Gov. Stitt uses MLK Jr.'s legacy to denounce Supreme Court's McGirt ruling and tribal sovereignty
'Comparing it to slavery today on MLK Day. How insulting. I’ll tell my son, my daughter and my grandchildren, 'Don’t ever give up your power because colonizers tell you to.' '
Oklahoma Republican Gov. Kevin Stitt has opened up a new line of offense against the U.S. Supreme Court’s 2020 McGirt decision by claiming that Martin Luther King Jr. would have been been opposed to the ruling on race-based grounds.
"I believe that freedom fighters like Dr. King would be astounded, maybe even disgusted, by the McGirt ruling,” Stitt said yesterday at an Oklahoma City gathering focused on MLK Jr.’s legacy, according to local news reports.
“The ruling created two sets of rules for Oklahomans based on their race,” the governor continued. “In Eastern Oklahoma, right now, there is not equal protection under the law."
Stitt gave no indication that he understands that Native Americans and tribes have a special status rooted in federal, treaty, trust and tribal law that is based on political — not race-based — distinctions. The governor’s spokesman has not responded to requests for comment from Indigenous Wire on whether the governor understands the difference.
Stitt, himself a citizen of the Cherokee Nation, has been against the ruling since the moment it was handed down, largely because he fears it takes too much authority away from the state, while restoring it to tribes given that their treaties were never extinguished. Chaos has resulted, he has argued.
The high court’s ruling, supported by liberal and conservative justices, found that the reservations of several tribes in the state were never disestablished. The decision meant that the state does not have jurisdiction to prosecute major crimes involving tribal citizens in much of eastern Oklahoma, including within Tulsa.
The governor has complained that the federal government has been using the ruling to shortchange his state’s interests by working directly with tribes on various issues beyond criminal jurisdiction matters. He and other state lawmakers have painted tribes as not up to the task of carrying out the duties that the Supreme Court says is under their purview.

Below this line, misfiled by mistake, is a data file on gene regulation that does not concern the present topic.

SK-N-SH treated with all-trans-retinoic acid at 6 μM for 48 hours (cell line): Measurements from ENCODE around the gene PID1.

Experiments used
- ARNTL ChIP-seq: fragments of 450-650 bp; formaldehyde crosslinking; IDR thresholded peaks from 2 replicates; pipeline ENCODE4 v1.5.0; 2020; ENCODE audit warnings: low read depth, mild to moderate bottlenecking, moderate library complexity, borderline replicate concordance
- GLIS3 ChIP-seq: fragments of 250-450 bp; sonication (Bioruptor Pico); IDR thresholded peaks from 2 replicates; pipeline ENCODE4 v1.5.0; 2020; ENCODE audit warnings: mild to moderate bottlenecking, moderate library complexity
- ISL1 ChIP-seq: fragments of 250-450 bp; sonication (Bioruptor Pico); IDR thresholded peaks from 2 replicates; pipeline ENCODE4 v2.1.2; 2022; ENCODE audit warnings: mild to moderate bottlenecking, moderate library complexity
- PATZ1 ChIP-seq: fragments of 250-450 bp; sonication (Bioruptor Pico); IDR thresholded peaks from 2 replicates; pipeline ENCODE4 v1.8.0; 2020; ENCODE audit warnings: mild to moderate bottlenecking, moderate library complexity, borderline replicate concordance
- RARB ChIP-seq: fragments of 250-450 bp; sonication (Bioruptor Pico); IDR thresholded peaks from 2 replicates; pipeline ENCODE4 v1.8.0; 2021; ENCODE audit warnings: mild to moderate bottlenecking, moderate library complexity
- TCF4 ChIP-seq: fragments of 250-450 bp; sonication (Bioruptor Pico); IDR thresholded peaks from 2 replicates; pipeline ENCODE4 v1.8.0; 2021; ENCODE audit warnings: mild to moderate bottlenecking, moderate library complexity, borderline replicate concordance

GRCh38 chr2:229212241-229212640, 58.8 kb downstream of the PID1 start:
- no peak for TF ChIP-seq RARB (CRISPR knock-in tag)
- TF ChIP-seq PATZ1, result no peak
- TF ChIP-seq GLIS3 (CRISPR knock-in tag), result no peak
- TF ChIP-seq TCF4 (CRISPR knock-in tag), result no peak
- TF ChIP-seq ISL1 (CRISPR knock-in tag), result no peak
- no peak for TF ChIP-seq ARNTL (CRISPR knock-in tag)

The Supreme Court recently clarified that the ruling is not retroactive, and the court was scheduled today to consider whether to take a fresh look at the ruling and its results.
Various lawsuits from Oklahoma and Stitt attempting to roll back McGirt have been unsuccessful to date.
Stitt, meanwhile, has been quite successful in uniting tribes — some with diverging interests — against his leadership.
“Let’s be clear, @GovStitt, you are no Martin Luther King Jr,” the official Twitter account of the Muscogee Nation posted soon after Stitt’s MLK Jr. Day statement. “He stood for truth and justice. Your pouting and dishonest fear-mongering about the effect of tribal sovereignty exhibit neither.”
“You simply can’t make this stuff up,” added Chuck Hoskin Jr., the principal chief of the Cherokee Nation, on Facebook. “The idea that Dr. King would join Governor Stitt’s effort to fuel #McGirt hysteria and destroy the reservations of Indian nations is absurd. If today is a day to join together to shine light on darkness, here is some darkness.”
“What a noxious person our Governor is,” Ben Barnes, chief of the Shawnee Nation wrote on Facebook.
January Hoskin, the Cherokee Nation First Lady, added some context for both Native and non-Native citizens after her husband’s post:
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